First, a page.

It must grow to the point that in future rallies it would be impossible for Hatikva (Israeli national anthem) to be played from the podium. Like in the first weeks of protest, those who wish to could sing it from the audience, while the official rally should start promoting a new anthem, one which could really include everybody.

And then the revolution, the revolution of which it is already safe to say that it will have huge achievements and change this country`s political spectrum for at least the next decade, would really be the largest revolution we have ever known here. A true grassroots revolution for Social Justice in a country which is for all its citizens. In this situation, even the occupation could not hold out much longer. And all that is already at hand.

Grassroots democracy works

Some of the power of this revolution lies in the unbelievable democratization process which it is undergoing. In the first week the popular assembly at the Rotchild Boulevard Encampment were not much more than a huge Hyde Park, unable to form into an organized political body. The second week resolutions started to be taken, but they were able to fully influence the actions of veteran founder leadership (Daphne, Stav and their fellows). In the third week the assemblies, now held at all encampments, became the true sovereign of the struggle.

At the meeting on Friday, hundreds of activists gathered at Rotchild were told of the forming model of the movement. The veteran leadership agreed to recognize the sovereignty of the camps, and accepted the demand of the encampment representatives` meeting that this meeting take up leadership of the struggle. The model that was agreed upon was that assemblies at every encampment convene on a daily basis, for updates and local decision making. Encampments representatives would meet once a week at a general meeting, where general decisions would be made. Four members of the `veteran leadership`, along with five representatives of the five regions in the country (North, South, Jerusalem, Central and Tel Aviv), will be the executive body of the general assembly resolutions, to whom may be added in the near future representatives of sectors particularly affected by the housing situation.

All bodies shall act with complete transparency and publish their resolutions and actions on the internet, and there will be devised systems for transferring information between cities, as well as transferring money, food, logistical assistance, personnel, and so on. In short – an interlinked, living and breathing country-wide movement, with solidarity and democracy as its byword.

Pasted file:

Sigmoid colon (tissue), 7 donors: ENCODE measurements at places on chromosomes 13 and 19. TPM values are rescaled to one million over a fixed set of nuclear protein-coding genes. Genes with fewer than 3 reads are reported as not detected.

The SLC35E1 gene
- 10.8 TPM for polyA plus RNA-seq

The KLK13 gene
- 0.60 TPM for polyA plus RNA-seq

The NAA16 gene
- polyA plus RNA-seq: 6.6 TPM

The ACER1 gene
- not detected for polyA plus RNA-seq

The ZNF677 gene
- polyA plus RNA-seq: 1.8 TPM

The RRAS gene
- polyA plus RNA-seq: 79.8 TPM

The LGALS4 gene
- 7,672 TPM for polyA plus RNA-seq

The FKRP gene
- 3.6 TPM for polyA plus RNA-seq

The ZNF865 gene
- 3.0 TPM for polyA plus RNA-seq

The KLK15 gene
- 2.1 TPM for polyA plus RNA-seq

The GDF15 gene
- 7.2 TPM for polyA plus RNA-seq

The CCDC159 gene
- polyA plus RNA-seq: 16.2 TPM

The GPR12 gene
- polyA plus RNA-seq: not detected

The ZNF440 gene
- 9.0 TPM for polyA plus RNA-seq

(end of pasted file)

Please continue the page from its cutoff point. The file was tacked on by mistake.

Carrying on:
At Friday`s meeting in Rotchild there was taken by a huge majority a resolution condemning the extreme right incursion. The assembly`s resolution stated that: `The tent encampment will include any group or person without reservations as to their identity, whether on grounds of religion, race, gender, ethnicity, nationality, place of residence, etc. The encampment condemns any slogan/chanting/action aimed at excluding a group or person from the encampment due to their identity (e.g. `Rotchild for Jews only` or `The Ultra-Orthodox have no place here`) and the person or group promoting such slogans or action would be asked to stop it. If it does not stop, there will be public condemnation and a request upon the person/group to leave the encampment.`

The message is clear: this struggle belongs to everyone, and therefore does not belong to racists who try to divide us. This message should now be taken up at the national level, and as stated - to be implemented in practice through a historical link between the revolutionary movement and the Arab public. And it is already happening, I tell you – it is, and it will lead us to victory.

The people resolved upon Social Justice!


This call will not go away - people want justice!
By Shira Ohayon
Speech at the Tel Aviv Rally, Saturday night August 6. 2011
Translated by Adam Keller

Good evening to all my brothers and sisters of the protest, the heroes and heroines of the revolution. I am Shira Ohayon, a single mother, born in Dimona. Living in a rented apartment in Ashdod, active in the struggle of the workers and the musicians of the New Andalusian Orchestra to save it from being closed down, a teacher and educator in Israel.